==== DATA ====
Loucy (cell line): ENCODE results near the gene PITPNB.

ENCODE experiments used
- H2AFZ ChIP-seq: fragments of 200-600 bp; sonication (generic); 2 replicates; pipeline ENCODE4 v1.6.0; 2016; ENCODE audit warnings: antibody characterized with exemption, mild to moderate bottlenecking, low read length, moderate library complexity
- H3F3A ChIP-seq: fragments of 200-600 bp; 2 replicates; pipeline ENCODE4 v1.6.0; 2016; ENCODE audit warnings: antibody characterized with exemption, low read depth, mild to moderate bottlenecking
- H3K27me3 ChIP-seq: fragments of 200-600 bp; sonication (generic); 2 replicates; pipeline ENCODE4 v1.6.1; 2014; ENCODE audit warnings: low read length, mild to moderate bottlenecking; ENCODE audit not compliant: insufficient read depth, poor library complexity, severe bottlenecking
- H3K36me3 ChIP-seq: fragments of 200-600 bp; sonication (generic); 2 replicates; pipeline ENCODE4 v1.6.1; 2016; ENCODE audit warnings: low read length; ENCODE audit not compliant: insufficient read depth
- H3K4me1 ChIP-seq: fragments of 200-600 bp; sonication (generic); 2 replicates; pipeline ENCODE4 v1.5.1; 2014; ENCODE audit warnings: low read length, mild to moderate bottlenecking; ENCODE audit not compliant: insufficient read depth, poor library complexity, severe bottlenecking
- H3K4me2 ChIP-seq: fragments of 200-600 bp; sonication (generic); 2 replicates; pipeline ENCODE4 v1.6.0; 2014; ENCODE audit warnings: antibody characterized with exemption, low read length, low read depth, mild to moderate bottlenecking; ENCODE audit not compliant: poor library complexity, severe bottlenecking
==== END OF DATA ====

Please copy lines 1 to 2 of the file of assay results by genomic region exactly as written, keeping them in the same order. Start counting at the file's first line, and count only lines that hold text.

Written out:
Loucy (cell line): ENCODE results near the gene PITPNB.

ENCODE experiments used